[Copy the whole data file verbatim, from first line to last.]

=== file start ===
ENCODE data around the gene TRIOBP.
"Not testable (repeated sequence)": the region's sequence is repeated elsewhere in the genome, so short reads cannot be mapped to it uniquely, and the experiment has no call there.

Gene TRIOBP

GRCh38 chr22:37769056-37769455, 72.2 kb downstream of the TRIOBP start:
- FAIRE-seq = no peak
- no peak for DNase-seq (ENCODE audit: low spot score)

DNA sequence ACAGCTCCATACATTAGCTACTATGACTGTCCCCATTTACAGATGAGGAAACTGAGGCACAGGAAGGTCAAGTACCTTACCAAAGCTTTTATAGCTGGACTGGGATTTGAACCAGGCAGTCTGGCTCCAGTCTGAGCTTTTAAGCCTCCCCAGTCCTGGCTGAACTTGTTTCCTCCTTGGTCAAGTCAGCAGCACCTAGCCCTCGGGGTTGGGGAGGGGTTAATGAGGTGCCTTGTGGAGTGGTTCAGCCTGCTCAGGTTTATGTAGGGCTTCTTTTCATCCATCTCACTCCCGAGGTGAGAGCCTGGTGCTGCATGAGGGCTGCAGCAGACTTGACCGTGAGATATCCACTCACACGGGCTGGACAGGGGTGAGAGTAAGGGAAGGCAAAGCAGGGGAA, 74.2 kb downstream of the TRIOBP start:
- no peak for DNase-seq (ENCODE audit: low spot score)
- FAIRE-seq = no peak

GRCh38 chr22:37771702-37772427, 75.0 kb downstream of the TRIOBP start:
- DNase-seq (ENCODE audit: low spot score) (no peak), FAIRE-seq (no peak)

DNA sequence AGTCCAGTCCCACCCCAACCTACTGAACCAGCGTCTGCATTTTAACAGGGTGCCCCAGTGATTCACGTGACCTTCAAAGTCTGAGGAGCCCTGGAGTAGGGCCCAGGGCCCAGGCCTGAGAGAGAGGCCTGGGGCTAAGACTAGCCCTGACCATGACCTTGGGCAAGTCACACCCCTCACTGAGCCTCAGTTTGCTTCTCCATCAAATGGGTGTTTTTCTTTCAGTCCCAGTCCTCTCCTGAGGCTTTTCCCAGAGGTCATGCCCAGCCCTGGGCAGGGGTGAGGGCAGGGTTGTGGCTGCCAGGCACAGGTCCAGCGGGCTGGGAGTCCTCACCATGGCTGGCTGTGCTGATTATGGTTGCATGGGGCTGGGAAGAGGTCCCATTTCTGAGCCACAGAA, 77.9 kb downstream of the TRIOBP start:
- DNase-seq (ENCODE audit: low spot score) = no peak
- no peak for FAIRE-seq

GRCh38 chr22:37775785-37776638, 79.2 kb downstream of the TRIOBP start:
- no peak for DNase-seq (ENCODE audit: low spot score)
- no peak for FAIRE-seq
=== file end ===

ENCODE data around the gene TRIOBP.
"Not testable (repeated sequence)": the region's sequence is repeated elsewhere in the genome, so short reads cannot be mapped to it uniquely, and the experiment has no call there.

Gene TRIOBP

GRCh38 chr22:37769056-37769455, 72.2 kb downstream of the TRIOBP start:
- FAIRE-seq = no peak
- no peak for DNase-seq (ENCODE audit: low spot score)

DNA sequence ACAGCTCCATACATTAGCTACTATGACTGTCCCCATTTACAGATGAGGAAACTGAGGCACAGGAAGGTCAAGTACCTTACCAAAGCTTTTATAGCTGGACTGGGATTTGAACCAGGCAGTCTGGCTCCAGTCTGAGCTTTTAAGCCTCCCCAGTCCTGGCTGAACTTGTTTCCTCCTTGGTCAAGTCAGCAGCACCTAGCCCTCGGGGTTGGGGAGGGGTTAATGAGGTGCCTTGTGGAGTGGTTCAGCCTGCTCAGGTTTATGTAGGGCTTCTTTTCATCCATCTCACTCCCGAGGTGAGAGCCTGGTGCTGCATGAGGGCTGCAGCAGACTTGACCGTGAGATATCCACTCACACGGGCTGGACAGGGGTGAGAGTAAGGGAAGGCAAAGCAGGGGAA, 74.2 kb downstream of the TRIOBP start:
- no peak for DNase-seq (ENCODE audit: low spot score)
- FAIRE-seq = no peak

GRCh38 chr22:37771702-37772427, 75.0 kb downstream of the TRIOBP start:
- DNase-seq (ENCODE audit: low spot score) (no peak), FAIRE-seq (no peak)

DNA sequence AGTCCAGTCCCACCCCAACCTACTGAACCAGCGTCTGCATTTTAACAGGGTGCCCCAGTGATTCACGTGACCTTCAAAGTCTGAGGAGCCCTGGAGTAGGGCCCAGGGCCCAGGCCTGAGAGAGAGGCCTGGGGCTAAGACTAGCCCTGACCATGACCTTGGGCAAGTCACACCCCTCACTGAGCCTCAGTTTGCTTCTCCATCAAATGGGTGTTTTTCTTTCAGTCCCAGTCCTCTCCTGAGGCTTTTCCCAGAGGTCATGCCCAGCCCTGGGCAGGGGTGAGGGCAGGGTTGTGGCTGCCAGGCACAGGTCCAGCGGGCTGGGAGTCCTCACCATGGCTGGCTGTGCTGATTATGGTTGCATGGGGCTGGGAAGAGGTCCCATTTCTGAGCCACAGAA, 77.9 kb downstream of the TRIOBP start:
- DNase-seq (ENCODE audit: low spot score) = no peak
- no peak for FAIRE-seq

GRCh38 chr22:37775785-37776638, 79.2 kb downstream of the TRIOBP start:
- no peak for DNase-seq (ENCODE audit: low spot score)
- no peak for FAIRE-seq